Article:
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The importance of eating and chewing slowly

December 20, 2019

Have you ever been told that you should chew your food a specific number of times before swallowing, and you should set your utensil down after every bite as you chew carefully? Well, it turns out there could be some truth to it. In fact, it is very helpful not only for individuals trying to lose weight and be more mindful while they eat, but individuals who have had the LAP-BAND® Procedure.

The LAP-BAND works best when you are not in a hurry as you eat. You should take your time and chew very well. Take a small forkful, put it down, and chew thoroughly. Only pick your fork back up after you’ve finished chewing and swallowing. Your food needs to be mush in order to easily pass through the band. If you don’t chew well, you may feel a little sick.

Chewing slowly will help you feel full. The LAP-BAND sends the signal to your brain that you are full, so if you are eating too quickly, your band and brain don’t have enough time to process. You may eat too much and feel overly full once you are done. That is why you need to give your band a minute for it to process. You may even feel the food move through the band. The key is to pay attention to your food and your band to know when you’ve eaten enough to feel satisfied. Not only does eating slowly help with eating less, but you also enjoy your food more.

Some studies show that individuals who eat quickly may weigh more than individuals who eat slowly. They may also be prone to gaining weight over time. It may have something to do with hormones. Ghrelin makes you feel hungry, while leptin makes you feel satisfied. As you eat, hormones will be released to help you feel full and stop eating. The release of these hormones can take upwards of twenty minutes, which is why you need to slow down and give your brain time to receive these signals. If you eat slowly, there is often an increase in fullness hormones.

Eating slowly, in addition to helping you eat less and feel full, can lead to improved digestion and nutrient absorption.


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Important Lap-Band® System Safety Information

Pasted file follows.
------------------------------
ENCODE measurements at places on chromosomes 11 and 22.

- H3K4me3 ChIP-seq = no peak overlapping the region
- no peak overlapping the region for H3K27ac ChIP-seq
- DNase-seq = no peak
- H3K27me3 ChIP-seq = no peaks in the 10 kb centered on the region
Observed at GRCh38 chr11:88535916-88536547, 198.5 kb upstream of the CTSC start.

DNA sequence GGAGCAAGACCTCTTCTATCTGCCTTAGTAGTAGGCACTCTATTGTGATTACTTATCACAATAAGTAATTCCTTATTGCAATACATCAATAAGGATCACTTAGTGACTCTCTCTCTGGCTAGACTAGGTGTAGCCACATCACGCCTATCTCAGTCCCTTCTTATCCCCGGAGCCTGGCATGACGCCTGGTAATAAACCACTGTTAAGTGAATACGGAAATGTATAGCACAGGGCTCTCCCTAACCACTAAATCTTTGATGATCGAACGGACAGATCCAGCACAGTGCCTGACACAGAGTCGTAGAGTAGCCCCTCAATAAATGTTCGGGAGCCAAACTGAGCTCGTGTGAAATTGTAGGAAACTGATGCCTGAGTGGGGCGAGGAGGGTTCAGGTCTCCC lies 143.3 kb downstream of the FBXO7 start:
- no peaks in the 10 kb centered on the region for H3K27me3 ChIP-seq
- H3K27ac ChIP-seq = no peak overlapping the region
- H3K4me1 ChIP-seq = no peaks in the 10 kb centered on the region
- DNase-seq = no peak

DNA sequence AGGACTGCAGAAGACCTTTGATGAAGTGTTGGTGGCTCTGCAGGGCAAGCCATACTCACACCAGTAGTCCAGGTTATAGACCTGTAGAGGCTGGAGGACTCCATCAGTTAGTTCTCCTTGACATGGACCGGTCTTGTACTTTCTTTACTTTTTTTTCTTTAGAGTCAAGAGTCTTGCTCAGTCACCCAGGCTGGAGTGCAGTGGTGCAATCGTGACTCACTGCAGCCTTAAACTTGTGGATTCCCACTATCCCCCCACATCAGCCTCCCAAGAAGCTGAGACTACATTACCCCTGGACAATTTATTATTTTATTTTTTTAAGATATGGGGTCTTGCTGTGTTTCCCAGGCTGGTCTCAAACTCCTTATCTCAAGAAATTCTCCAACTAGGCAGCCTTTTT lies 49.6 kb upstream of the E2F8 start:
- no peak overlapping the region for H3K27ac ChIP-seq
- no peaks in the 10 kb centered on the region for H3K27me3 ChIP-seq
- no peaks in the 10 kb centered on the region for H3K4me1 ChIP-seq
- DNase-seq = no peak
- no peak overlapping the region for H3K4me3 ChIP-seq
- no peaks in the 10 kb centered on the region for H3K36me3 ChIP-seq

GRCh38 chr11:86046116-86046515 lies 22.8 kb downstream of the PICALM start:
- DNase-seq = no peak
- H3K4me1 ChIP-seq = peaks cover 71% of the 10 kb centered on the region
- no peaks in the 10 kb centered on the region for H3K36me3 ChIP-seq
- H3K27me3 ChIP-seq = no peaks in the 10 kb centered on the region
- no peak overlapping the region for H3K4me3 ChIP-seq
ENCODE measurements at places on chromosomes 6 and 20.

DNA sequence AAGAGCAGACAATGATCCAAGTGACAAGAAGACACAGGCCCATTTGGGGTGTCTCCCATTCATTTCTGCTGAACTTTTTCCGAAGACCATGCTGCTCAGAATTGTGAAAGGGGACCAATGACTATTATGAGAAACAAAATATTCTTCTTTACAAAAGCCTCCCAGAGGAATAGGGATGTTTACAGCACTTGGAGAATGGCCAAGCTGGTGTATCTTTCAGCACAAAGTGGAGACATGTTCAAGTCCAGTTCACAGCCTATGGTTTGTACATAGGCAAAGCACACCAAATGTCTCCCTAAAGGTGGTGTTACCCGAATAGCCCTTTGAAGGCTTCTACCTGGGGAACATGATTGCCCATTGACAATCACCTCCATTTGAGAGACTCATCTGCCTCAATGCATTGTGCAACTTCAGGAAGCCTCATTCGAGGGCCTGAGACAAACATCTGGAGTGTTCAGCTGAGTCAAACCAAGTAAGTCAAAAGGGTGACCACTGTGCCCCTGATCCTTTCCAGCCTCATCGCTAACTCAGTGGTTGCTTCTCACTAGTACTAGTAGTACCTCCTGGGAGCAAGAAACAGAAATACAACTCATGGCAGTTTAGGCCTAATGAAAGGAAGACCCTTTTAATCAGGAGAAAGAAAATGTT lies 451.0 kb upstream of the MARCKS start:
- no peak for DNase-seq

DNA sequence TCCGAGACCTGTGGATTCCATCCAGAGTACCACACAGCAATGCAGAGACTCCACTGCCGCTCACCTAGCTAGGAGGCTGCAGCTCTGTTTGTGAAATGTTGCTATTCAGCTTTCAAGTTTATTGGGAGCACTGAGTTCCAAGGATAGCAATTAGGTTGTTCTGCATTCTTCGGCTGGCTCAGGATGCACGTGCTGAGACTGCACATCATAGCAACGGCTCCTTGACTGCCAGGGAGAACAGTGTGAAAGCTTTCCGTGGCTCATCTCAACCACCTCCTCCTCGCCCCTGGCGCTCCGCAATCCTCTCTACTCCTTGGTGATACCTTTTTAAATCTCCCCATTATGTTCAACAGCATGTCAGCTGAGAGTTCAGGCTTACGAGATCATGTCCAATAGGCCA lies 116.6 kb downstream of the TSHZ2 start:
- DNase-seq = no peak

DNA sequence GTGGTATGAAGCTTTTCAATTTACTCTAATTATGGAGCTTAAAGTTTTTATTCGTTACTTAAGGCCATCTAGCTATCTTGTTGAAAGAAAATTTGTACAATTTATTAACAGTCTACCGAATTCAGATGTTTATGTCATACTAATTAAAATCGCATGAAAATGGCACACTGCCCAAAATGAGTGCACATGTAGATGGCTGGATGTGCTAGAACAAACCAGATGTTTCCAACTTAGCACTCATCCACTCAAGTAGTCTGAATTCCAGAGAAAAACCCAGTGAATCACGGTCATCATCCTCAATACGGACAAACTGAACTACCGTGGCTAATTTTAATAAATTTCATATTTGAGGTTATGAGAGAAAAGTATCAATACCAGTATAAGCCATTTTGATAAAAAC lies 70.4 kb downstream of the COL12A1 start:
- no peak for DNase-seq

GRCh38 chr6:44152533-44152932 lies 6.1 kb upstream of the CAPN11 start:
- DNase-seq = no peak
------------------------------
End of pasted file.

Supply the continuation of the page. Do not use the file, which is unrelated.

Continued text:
The Lap-Band System is indicated for weight reduction for patients with obesity, with a Body Mass Index (BMI) of at least 40 kg/m2 or a BMI of at least 30 kg/m2 with one or more obesity-related comorbid conditions. It is indicated for use only in adult patients who have failed more conservative weight reduction alternatives, such as supervised diet, exercise and behavior modification programs. Patients who elect to have this surgery must make the commitment to accept significant changes in their eating habits for the rest of their lives.

The Lap-Band System is not recommended for non-adult patients (patients under 18 years of age), patients with conditions that may make them poor surgical candidates or increase the risk of poor results, who are unwilling or unable to comply with the required dietary restrictions, or who currently are or may be pregnant.

The Lap-Band System is a long-term implant. Explant and replacement surgery may be required. Patients who become pregnant or severely ill, or who require more extensive nutrition may require deflation of their bands. Anti-inflammatory agents, such as aspirin, should be used with caution and may contribute to an increased risk of band erosion.

Placement of the Lap-Band System is major surgery and, as with any surgery, death can occur. Possible complications include the risks associated with the medications and methods used during surgery, the risks associated with any surgical procedure, and the patient’s ability to tolerate a foreign object implanted in the body. Most common related adverse events include: Band slippage, pouch dilation, stoma obstruction, gastroesophageal reflux, esophageal dilation, cholelithiasis, incisional infection, abdominal pain, gastroenteritis, or nausea and vomiting may occur. Reoperation may be required. Rapid weight loss may result in complications that may require additional surgery. Deflation of the band may alleviate excessively rapid weight loss or esophageal dilation.

Important: For full safety information please click here or talk with your doctor.